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Fenisse

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About Fenisse

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    Naked Snake

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  • Location
    Tselinoyarsk, URSS
  • Interests
    Airsoft, Physics and Science, Gaming and... is that a Metal Gear?!

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  1. While I'm working on the next update (actually quite a few of them at the same time), I've also been learning how to use a drawing tablet (for completely different purposes), and have put my brother's Adobe subscription to good (citation needed) use. A poorly drawn sketch of Isaac Perry's Aquarius Block 1A Spacesuit, as used during the Aquarius 4 flight. Obviously based on the (famous) photograph of Gordon Cooper wearing his own Mark 4 spacesuit. Notice the mission patch on the right shoulder, and the IASRDA patch on the left side of the chest. I chose Perry purely because I already
  2. I actually performed Pathfinder 2's course correction; I rolled a dice and decided for the probe to be still working, but incapable of communicating to Earth, which is a terrible fate, even more so than abruptly suffering the robotic equivalent of a heart attack. It probably (Kraken willingly) encountered Mars after all, I didn't check. I did not mention that because the updates are in-universe, so the IASRDA wouldn't know about that. Now that I think about it I should include it in the ending note. Thank you for giving me a new idea!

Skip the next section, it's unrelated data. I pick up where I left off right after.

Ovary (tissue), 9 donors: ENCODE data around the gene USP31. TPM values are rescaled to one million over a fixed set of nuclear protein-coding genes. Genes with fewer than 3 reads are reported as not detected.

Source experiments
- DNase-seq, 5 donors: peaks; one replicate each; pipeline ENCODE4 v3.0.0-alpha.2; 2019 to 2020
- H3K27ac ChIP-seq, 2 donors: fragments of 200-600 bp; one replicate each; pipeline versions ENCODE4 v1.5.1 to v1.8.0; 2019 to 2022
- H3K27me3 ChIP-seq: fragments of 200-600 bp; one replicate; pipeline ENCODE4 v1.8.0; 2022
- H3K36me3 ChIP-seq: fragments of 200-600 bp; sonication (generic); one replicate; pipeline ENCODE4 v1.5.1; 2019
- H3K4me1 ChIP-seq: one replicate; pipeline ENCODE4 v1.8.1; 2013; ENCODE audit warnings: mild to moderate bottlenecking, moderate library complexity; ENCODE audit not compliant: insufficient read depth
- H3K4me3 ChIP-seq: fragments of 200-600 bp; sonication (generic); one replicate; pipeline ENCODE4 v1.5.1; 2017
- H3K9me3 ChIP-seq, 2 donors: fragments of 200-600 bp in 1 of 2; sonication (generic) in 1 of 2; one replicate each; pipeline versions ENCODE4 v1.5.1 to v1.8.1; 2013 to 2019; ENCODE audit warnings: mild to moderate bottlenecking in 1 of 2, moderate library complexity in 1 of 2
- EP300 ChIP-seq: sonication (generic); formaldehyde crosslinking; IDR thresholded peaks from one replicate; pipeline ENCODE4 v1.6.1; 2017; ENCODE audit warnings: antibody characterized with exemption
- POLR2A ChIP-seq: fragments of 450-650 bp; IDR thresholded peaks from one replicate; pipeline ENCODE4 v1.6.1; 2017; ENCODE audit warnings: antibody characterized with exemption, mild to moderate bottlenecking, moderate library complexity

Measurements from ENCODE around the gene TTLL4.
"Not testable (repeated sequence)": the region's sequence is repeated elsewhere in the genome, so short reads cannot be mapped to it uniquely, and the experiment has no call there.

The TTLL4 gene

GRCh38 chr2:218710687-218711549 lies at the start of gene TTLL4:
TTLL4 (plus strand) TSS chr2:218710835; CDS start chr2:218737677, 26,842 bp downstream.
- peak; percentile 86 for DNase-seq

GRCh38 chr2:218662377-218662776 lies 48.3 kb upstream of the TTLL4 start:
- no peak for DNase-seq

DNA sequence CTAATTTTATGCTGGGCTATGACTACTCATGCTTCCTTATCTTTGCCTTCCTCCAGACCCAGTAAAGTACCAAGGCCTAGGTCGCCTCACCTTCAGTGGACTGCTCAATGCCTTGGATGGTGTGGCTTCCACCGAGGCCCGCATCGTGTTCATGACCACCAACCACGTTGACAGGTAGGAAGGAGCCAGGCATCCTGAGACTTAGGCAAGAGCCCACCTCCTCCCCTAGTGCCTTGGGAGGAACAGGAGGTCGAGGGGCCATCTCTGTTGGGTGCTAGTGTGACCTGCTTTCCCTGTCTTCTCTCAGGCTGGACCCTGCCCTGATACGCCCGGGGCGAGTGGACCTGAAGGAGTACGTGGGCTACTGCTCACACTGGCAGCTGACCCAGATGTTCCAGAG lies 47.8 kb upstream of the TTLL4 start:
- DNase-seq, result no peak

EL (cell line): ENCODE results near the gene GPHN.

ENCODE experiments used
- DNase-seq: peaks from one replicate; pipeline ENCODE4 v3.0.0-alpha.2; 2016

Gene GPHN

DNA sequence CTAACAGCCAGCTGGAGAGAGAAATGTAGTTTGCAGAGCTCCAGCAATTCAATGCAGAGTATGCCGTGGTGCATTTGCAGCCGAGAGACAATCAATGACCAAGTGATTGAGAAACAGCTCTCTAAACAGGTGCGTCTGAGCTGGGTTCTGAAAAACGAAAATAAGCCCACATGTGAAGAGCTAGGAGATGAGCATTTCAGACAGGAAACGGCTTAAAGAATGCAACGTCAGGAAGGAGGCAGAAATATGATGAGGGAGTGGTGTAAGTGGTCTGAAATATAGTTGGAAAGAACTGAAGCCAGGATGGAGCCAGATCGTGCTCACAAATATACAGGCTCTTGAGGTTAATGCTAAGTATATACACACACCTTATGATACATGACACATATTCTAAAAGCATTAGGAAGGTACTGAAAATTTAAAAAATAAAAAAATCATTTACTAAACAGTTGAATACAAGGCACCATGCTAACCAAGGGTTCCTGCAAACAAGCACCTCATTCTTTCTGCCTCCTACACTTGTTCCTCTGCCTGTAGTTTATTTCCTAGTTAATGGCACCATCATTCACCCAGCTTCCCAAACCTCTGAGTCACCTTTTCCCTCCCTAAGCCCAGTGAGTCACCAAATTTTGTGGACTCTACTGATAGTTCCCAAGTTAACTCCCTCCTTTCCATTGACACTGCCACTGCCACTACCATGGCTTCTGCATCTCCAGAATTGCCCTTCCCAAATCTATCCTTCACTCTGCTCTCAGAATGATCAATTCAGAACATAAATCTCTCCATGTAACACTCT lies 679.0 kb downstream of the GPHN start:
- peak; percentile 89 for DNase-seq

3. XXXIII: The Way to Progress, Part 2 The Seat with the Clearest View While the world celebrated the successful flight of Commander Isaac Perry aboard Aquarius 4, the IASRDA was still managing another, almost as important, but less flashy, mission. The two probes that had been sent to Mars in September of the previous year, Pathfinder 2 and 3, were still on their way to the red planet. Of course, in the eye of the public a manned spaceflight was of far greater importance compared to sending what essentially was a glorified calculator to a red rock floating somewhere in space. It
  4. @fulgur should have been clearer; I’m in Southern Italy — Naples to be precise.
  5. Hello everyone! I'm really sorry I haven't been able to post anything in over a month but, as you may have heard from the news, a lot of things have happened in the past few days. But first let me reassure you; I'm in perfect health, apart from a couple of paper cuts on my fingers. Luckily, I'm not in one of the areas that have been affected the most by the Coronavirus outbreak here in Italy. That being said, I've not been able to write much in the way of Beyond Earth for a couple reasons; - First of all, up to a few days ago I was working assiduously on my exam session (now ob
  6. @nepphhh Eh, don't have Spotify, but my David Bowie playlist on iTunes clocks in at just over 7 hours. Not to mention the 80+ days of music on the Cloud. Yes, that's a lot of music. Still, there's four people on the account adding songs and albums every other day, so...
  7. Aw, thank you! Too kind as always. Bit of trivia: The first quote is a reference to Star Trek: The Next Generation S3E15 ("Yesterday's Enterprise"); https://www.youtube.com/watch?v=B1L3URogjWI amazing episode, should've been an entire movie imho. Oh, and expect a starship's worth of Star Trek references in the future. The second quote is instead a reference to (part of) the opening scene to Bioshock: Infinite; https://www.youtube.com/watch?v=Ob31N78K-Rg That tune (https://www.youtube.com/watch?v=IHXc6IHeOG4) is pure gold (as is the rest of the OST, tbh), and I flew the ascent whi